Cor Unum is One Heart in Latin.
The name was chosen to anchor the project in the Dominican Sisters’ story and move it toward an evolving future. In 1893, when the Jacksonville-based Dominican Sisters moved to Springfield, they became known as the Dominican Sisters of Our Lady of the Sacred Heart. Fast forward almost 130 years. The theological and cultural landscape has changed dramatically, with a growing consciousness of the evolutionary nature of life.
“Jesus refuses to divide us. He stretches out his arms and offers his life for the life of the world. We are called to do the same.”
Scientific and theological exploration of the work of the Jesuit paleontologist Teilhard de Chardin also impacted the choice of name. At the foundation of Teilhard’s cosmic mysticism is his devotion to the Sacred Heart of Jesus. In the words of Teilhard scholar Sister Ilia Delio, Teilhard’s vision calls today’s Christians to “live from the center of the heart where love grows and to reach out to the world with faith, hope, and trust in God’s incarnate presence.” In the shorthand of Cor Unum, that translates to the need to connect to the “One heart, one Spirit, one world” constituted by the creating love of Christ, the source of all that exists.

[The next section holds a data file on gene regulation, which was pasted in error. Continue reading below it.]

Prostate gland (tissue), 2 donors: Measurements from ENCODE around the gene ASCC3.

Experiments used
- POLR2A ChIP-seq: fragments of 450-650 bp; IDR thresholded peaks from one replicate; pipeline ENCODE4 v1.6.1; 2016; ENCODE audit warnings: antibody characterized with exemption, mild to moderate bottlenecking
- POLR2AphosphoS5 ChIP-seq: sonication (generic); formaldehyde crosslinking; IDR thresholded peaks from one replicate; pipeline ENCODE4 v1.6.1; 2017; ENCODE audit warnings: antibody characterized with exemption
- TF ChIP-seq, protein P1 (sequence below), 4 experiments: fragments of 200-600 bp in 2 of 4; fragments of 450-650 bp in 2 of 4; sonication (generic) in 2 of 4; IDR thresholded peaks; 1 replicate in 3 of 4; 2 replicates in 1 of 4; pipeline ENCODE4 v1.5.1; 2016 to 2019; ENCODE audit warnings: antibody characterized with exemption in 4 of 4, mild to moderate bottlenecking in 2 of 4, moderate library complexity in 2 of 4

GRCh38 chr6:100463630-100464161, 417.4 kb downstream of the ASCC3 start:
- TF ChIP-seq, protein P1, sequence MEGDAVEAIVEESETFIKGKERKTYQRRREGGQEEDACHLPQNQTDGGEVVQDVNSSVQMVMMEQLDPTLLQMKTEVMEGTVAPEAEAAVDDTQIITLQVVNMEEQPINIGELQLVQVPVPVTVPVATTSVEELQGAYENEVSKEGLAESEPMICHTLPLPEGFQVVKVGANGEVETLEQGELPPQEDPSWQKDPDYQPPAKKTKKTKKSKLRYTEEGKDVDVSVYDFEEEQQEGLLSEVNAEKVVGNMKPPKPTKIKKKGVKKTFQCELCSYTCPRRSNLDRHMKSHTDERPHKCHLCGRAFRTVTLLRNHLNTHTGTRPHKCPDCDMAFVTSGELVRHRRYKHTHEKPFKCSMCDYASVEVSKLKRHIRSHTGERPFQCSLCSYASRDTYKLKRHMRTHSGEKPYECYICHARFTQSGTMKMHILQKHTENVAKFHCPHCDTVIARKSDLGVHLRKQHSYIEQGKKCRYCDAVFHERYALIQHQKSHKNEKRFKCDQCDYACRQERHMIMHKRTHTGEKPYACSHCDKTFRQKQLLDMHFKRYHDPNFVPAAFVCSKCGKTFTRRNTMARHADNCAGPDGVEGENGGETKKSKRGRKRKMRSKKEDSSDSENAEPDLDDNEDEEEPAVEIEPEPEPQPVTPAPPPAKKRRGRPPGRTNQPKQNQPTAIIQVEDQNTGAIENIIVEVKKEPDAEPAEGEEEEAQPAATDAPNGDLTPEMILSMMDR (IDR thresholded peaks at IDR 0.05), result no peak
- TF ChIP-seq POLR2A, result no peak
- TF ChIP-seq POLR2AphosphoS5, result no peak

“As we’ve come to recognize during this time of pandemic, the survival of our planet requires recognizing the wholeness Jesus’ incarnation, death and resurrection reveal,” said Sister Beth Murphy, a resident at Cor Unum House in Springfield’s historic Enos Park neighborhood. “He refuses to divide us. He stretches out his arms and offers his life for the life of the world. We are called to do the same.”
A combination of Sister Ilia Delio's quote (above) and St. Paul's hymn in Colossians were the inspiration for the logo. Paul calls Jesus "the image of the invisible God, the firstborn of all creation" and the source of all created things "the visible and the invisible." All things, Paul says, "were created through him and for him" and "in him all things hold together."